ADB lowers economic growth forecast to 6%
The Asian Development Bank on Tuesday reduced its 2015 growth forecast for the Philippines to 6 percent from the previous estimate of 6.4 percent, amid the slowdown in China and other trading partners.
The Philippines will see a mild pullback in growth in 2015 before the economy bounces back in 2016 on a pickup in government spending and a likely rebound in exports, ADB said in an update of its flagship annual economic publication Asian Development Outlook 2015.
It said growth in 2016 would rebound to 6.3 percent, unchanged from ADB’s earlier projection.
Latest Philippine Statistic Authority data showed the economy expanded 5 percent in the first half, the slowest first-semester growth since 2011.
“After a slow start to the year we are now seeing a pick up in fiscal spending which combined with spending linked to the May 2016 elections will help lift the domestic economy,” said ADB country director Richard Bolt.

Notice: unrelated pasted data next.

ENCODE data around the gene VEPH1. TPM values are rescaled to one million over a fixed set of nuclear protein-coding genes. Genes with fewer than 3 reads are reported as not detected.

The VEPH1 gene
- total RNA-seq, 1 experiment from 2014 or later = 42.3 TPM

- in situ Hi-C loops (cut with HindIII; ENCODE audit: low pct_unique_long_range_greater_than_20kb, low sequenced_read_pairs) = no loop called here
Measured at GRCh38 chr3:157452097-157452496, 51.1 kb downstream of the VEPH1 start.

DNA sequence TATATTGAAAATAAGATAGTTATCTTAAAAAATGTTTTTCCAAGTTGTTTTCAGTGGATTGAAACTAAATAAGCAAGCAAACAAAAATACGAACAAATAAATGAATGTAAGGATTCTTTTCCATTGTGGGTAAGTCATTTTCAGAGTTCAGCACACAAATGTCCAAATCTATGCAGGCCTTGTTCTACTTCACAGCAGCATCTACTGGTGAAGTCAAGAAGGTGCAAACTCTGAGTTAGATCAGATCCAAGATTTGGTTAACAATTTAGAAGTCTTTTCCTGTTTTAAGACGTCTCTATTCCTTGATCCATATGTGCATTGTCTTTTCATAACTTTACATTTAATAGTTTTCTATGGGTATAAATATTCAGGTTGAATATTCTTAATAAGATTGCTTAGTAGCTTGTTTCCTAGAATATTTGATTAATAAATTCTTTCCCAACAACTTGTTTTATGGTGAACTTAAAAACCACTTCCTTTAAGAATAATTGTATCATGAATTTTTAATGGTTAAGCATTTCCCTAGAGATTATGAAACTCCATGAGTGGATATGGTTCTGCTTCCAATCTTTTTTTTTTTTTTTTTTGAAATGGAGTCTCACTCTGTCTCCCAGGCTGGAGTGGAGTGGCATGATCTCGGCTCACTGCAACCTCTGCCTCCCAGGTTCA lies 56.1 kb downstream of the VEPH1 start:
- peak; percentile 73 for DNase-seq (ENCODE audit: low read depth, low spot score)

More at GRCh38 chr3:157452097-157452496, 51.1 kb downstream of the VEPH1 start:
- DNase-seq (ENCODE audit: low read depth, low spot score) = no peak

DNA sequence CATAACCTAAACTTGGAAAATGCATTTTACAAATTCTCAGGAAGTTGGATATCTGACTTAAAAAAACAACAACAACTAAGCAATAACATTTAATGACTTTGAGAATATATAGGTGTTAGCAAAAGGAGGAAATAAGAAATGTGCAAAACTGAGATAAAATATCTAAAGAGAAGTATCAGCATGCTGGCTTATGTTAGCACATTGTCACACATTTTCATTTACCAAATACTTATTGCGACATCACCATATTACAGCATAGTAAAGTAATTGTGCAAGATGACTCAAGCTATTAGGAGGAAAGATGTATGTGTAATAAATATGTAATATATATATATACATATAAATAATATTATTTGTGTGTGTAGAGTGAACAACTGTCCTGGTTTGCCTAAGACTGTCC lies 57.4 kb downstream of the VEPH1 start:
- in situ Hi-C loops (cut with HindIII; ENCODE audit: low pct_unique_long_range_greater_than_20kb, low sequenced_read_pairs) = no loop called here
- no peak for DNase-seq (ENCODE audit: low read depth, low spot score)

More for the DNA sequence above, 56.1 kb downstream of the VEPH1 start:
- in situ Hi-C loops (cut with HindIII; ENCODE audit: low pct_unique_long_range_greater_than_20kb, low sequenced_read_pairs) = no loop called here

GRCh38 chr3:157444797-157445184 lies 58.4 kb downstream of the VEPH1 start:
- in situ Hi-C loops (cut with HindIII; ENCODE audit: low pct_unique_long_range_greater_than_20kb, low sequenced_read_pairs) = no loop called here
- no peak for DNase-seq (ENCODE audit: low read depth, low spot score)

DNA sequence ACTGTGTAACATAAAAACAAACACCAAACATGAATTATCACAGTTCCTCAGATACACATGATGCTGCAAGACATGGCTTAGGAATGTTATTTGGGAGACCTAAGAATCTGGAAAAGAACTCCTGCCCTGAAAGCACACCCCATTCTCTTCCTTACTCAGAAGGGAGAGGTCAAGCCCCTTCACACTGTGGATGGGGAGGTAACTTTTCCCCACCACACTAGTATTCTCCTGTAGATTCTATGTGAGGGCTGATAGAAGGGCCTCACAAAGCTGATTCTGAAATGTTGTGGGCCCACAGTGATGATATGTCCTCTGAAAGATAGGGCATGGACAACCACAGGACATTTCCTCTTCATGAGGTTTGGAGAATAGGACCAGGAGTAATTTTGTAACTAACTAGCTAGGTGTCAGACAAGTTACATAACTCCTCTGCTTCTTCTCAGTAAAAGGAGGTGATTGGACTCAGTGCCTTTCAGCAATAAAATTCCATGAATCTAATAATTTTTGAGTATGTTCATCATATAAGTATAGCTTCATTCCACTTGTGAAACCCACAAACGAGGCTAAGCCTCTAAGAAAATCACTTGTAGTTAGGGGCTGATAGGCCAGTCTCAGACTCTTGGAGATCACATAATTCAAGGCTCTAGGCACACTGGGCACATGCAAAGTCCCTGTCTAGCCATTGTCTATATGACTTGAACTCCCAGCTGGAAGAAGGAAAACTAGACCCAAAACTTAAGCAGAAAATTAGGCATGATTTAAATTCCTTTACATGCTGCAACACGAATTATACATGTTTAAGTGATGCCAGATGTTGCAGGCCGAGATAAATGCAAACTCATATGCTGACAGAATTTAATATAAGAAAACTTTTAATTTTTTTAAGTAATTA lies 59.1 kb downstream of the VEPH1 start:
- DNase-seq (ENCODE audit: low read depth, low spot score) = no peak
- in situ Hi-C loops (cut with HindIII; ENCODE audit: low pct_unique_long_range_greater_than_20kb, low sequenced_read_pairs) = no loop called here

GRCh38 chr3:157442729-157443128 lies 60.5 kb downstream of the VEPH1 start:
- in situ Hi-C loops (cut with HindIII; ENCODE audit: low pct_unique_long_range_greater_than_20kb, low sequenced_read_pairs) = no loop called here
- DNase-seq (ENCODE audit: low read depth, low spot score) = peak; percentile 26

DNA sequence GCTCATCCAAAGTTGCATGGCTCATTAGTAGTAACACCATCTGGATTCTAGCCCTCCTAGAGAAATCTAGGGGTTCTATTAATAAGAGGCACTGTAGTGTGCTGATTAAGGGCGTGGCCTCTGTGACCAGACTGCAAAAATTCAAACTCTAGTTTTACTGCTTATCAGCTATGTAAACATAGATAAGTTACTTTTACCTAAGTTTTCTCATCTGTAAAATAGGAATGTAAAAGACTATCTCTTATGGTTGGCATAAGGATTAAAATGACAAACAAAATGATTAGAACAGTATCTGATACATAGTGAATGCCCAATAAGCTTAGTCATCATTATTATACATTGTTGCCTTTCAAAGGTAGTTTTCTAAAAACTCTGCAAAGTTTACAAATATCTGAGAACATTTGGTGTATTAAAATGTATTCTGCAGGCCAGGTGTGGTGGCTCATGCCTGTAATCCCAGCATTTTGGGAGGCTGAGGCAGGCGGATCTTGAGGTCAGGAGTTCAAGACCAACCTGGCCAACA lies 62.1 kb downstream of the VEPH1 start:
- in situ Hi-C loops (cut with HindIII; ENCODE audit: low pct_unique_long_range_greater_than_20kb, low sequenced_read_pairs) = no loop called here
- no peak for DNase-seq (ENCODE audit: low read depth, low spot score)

Bolt said the economic outlook remained favorable despite external headwinds such as the anticipated Unites States Federal rate hike and the recent devaluation of Chinese yuan.
The ADB, however, said growth should be supported by robust household spending and private investments and a pickup in government expenditure.
The report said risks to the outlook were slower than expected economic growth inChina and severe impact of El Niño dry spell which would hurt rural incomes and also impact food and utility prices.
ADB trimmed its GDP growth forecast for China to 6.8 percent in 2015 and 6.7 percent in 2016.
Southeast Asia’s growth forecast was also cut down to 4.4 percent from the 4.9 percent forecast in March. Regional growth for 2016 was also trimmed to 4.9 percent from the 5.3 percent projection.
Among Asean countries, Myanmar was projected to have the highest growth of 8.3 percent followed by Cambodia with 7 percent and Lao People’s Democratic Republic with 6.7 percent growth.
“Southeast Asia is bearing the brunt of the slowdown in the PRC---one of its key markets---- as well as subdued demand from industrial countries, with growth in 2015 now seen at 4.4 percent, before bouncing back to 4.9 percent in 2016,” said ADB chief economist Shang-Jin Wei.